The risks of unbalanced bidding - Construction Management...

Info iconThis preview shows pages 1–2. Sign up to view the full content.

View Full Document Right Arrow Icon
Construction Management and Economics ( April 2010) 28 , 333–344 Construction Management and Economics ISSN 0144-6193 print/ISSN 1466-433X online © 2010 Taylor & Francis DOI: 10.1080/01446191003663264 The risks of unbalanced bidding DAVID WILLIAM CATTELL 1 , PAUL ANTHONY BOWEN 2 * and AMMAR P. KAKA 3 1 Independent Software Developer, PO Box 21368, Christchurch, New Zealand 2 Department of Construction Economics and Management, University of Cape Town, South Africa 3 School of Built Environment, Heriot-Watt University, Edinburgh, UK Taylor and Francis Ltd Received 2 December 2008; accepted 29 January 2010 10.1080/014 61910 36 3264 Unbalanced bidding models have largely ignored the risk aspect of item pricing. Many researchers have acknowledged that there are considerable risks associated with unbalancing a bid but little has been done to describe these risks, let alone model them. A new framework is proposed by which all of these risks can be assessed. It identifies that these risks comprise the risk of rejection, the risk of reaction, and the risk of being wrong. It is further proposed that the value-at-risk (‘VaR’) method of measuring risk is a convenient way by which to combine all of these risks into one composite assessment. This quantified assessment serves to describe the extent of risk generated by each level of each item’s price. Previous related research has proposed an unbalanced bidding model that has likewise provided a measurement of the expected reward generated by each level of each item’s price. By doing a summation of these, keeping in mind that the prices applied to all of a project’s component items must add up to the overall bid price, the contractor is able to assess both the risks as well as the rewards of all possible item price combinations. Keywords: Bidding, cost modelling, risk analysis, risk management, mark-up. Introduction In the construction industry, with unit price contracts, contractors compete on the basis of their bids for whole, composite projects. These projects comprise many hundreds or thousands of component items, often described in detail in bills of quantities. In the UK method of contracting (popular across the Commonwealth countries), it is typical when contrac- tors compete by way of tendering, that clients (typically represented by their quantity surveyor), will provision- ally select one contractor from all of the bids submitted to them. This is often the lowest bidder, although not necessarily so. The client will then request sight of this contractor’s priced bills of quantities. At this stage, the contractor has to decide on prices for each unit of each of the project’s constituent items and it is for this purpose that contractors could employ an unbalanced bidding model to assist them in optimizing this task.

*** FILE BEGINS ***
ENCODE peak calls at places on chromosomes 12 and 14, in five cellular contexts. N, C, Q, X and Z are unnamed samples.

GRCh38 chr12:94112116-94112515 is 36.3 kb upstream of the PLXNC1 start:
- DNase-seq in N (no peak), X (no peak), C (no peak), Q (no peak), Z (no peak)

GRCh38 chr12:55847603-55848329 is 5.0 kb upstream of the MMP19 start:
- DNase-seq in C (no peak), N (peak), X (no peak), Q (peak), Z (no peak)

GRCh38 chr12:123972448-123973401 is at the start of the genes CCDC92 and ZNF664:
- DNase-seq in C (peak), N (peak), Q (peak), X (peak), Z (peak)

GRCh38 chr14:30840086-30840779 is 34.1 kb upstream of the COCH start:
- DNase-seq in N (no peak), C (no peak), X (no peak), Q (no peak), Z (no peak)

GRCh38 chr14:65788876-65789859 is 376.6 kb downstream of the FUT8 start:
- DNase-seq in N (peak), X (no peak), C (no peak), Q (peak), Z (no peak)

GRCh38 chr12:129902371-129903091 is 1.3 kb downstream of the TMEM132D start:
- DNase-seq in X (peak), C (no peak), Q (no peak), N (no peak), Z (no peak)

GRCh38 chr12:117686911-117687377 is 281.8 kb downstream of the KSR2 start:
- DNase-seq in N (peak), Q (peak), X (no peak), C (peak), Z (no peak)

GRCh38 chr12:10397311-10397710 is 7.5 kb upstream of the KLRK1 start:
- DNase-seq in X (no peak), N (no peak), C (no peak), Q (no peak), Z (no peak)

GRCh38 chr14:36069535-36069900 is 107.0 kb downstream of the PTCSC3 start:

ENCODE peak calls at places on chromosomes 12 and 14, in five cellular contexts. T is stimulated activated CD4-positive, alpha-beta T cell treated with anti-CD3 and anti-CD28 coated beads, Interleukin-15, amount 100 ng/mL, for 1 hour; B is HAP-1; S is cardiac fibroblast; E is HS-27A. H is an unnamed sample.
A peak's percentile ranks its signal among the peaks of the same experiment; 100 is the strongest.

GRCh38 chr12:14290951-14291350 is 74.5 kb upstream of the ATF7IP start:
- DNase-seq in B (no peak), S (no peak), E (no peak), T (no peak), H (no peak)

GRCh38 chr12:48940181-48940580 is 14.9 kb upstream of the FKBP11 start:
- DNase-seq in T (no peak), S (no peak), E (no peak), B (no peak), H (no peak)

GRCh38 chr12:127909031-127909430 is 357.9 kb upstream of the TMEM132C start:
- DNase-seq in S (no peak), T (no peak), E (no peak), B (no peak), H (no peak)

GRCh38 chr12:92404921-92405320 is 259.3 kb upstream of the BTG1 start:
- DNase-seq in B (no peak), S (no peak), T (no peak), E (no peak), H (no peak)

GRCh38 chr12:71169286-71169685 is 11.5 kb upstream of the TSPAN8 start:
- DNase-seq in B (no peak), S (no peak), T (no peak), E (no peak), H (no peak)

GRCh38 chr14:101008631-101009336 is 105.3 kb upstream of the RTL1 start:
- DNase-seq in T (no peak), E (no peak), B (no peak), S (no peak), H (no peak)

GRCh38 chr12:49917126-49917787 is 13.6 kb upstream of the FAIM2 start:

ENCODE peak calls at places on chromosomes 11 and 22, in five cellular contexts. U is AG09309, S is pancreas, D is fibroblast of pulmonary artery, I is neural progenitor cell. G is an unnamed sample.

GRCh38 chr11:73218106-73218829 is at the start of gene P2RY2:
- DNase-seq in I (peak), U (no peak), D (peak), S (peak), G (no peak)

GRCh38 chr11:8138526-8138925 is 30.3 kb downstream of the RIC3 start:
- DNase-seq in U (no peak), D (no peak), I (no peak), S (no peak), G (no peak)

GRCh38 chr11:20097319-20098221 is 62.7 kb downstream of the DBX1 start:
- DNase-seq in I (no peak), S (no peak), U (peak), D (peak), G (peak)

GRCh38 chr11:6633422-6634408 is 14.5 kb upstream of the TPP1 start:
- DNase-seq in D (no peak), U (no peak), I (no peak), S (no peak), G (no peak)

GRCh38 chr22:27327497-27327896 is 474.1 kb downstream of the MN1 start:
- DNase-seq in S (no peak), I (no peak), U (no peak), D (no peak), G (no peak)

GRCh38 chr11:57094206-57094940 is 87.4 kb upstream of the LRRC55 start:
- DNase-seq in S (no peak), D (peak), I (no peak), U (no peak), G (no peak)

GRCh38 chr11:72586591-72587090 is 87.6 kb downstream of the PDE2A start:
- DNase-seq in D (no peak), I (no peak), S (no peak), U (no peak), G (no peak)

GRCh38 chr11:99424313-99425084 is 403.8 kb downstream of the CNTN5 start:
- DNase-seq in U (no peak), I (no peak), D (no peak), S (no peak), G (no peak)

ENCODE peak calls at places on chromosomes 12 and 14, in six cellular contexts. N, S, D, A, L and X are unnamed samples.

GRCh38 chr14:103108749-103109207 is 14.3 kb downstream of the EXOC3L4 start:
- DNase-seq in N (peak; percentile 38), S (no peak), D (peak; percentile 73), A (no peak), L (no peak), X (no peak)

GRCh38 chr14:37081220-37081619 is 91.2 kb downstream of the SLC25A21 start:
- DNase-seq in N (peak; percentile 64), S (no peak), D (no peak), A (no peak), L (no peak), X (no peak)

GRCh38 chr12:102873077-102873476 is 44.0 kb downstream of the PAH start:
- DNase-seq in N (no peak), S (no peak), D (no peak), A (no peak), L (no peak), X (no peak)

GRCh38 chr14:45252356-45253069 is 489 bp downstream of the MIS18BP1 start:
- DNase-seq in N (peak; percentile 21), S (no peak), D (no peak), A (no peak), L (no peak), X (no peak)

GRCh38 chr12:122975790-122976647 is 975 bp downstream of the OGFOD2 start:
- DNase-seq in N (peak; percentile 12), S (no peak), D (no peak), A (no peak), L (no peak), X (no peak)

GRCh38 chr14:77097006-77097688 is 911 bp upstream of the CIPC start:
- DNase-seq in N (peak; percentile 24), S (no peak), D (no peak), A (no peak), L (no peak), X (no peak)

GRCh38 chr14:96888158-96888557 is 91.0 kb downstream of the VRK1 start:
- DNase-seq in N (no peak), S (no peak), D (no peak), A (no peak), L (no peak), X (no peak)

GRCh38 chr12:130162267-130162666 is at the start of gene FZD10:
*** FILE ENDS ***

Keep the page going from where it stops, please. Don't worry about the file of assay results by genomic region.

Background image of page 1

Info iconThis preview has intentionally blurred sections. Sign up to view the full version.

View Full DocumentRight Arrow Icon
Image of page 2
This is the end of the preview. Sign up to access the rest of the document.

This note was uploaded on 05/06/2011 for the course BANKING 254 taught by Professor Kumar during the Spring '11 term at Birla Institute of Technology & Science, Pilani - Hyderabad.

Page1 / 13

The risks of unbalanced bidding - Construction Management...

This preview shows document pages 1 - 2. Sign up to view the full document.

View Full Document Right Arrow Icon
Ask a homework question - tutors are online